Imaginal extinction without imagery: Dissociating the effects of visual imagery and propositional thought by contrasting participants with aphantasia, simulated aphantasia, and controls
Monzel, M., Agren, T., Tengler, M., & Reuter, M. (2023). Imaginal extinction without imagery: Dissociating the effects of visual imagery and propositional thought by contrasting participants with aphantasia, simulated aphantasia, and controls. Psychophysiology, e14271. doi:10.1111/psyp.14271
The study investigates the effectiveness of imaginal exposure in individuals with aphantasia, a condition characterized by the absence of mental imagery but intact propositional thought. Imaginal exposure is a cognitive behavioral therapy technique used in the treatment of anxiety and panic disorders. The aim is to determine whether visual imagery or propositional thought is crucial for fear reduction and treatment success in imagination-based therapies. The research involved participants with aphantasia and two control groups. Control group 1 simulated aphantasia by staring at a bright screen to disrupt visual imagery, while control group 2 and the participants with actual aphantasia kept their eyes closed. The study examined the efficacy of imaginal extinction, which is the reduction of fear through imaginal exposure, in these groups. The findings of the study have implications for the design of imaginal exposure. If imaginal extinction is effective despite aphantasia or simulated aphantasia, it suggests that less vivid exposure methods could be used to reduce distress and therapy dropout. On the other hand, if imaginal extinction is not effective in individuals with aphantasia, it supports Peter Lang's Bio-Informational Theory and indicates that imaginal exposure may not be suitable for all patient groups.
Aphantasia: The science of visual imagery extremes
Keogh, R., Pearson, J., & Zeman, A. (2021). Aphantasia: The science of visual imagery extremes. Handbook of Clinical Neurology, 178, 277–296. doi:10.1016/B978-0-12-821377-3.00012-X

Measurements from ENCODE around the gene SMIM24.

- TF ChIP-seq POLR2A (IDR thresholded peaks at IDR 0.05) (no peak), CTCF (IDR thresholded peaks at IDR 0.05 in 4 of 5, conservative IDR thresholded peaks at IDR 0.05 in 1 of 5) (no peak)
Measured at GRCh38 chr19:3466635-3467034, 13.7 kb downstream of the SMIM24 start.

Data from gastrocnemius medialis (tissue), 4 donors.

Visual imagery allows us to revisit the appearance of things in their absence and to test out virtual combinations of sensory experience. Visual imagery has been linked to many cognitive processes, such as autobiographical and visual working memory. Imagery also plays symptomatic and mechanistic roles in neurologic and mental disorders and is utilized in treatment. A large network of brain activity spanning frontal, parietal, temporal, and visual cortex is involved in generating and maintain images in mind. The ability to visualize has extreme variations, ranging from completely absent (aphantasia) to photo-like (hyperphantasia). The anatomy and functionality of visual cortex, including primary visual cortex, have been associated with individual differences in visual imagery ability, pointing to a potential correlate for both aphantasia and hyperphantasia. Preliminary evidence suggests that lifelong aphantasia is associated with prosopagnosia and reduction in autobiographical memory; hyperphantasia is associated with synesthesia. Aphantasic individuals can also be highly imaginative and are able to complete many tasks that were previously thought to rely on visual imagery, demonstrating that visualization is only one of many ways of representing things in their absence. The study of extreme imagination reminds us how easily invisible differences can escape detection.